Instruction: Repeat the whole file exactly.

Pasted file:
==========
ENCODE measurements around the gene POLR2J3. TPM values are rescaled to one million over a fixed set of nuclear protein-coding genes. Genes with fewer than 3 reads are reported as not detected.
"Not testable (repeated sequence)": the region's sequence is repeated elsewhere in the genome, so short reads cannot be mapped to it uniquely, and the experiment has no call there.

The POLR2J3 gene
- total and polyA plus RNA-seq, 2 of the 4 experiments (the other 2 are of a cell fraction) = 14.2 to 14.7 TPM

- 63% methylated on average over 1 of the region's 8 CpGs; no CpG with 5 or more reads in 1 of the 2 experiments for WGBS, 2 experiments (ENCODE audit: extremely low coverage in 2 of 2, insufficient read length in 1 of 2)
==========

ENCODE measurements around the gene POLR2J3. TPM values are rescaled to one million over a fixed set of nuclear protein-coding genes. Genes with fewer than 3 reads are reported as not detected.
"Not testable (repeated sequence)": the region's sequence is repeated elsewhere in the genome, so short reads cannot be mapped to it uniquely, and the experiment has no call there.

The POLR2J3 gene
- total and polyA plus RNA-seq, 2 of the 4 experiments (the other 2 are of a cell fraction) = 14.2 to 14.7 TPM

- 63% methylated on average over 1 of the region's 8 CpGs; no CpG with 5 or more reads in 1 of the 2 experiments for WGBS, 2 experiments (ENCODE audit: extremely low coverage in 2 of 2, insufficient read length in 1 of 2)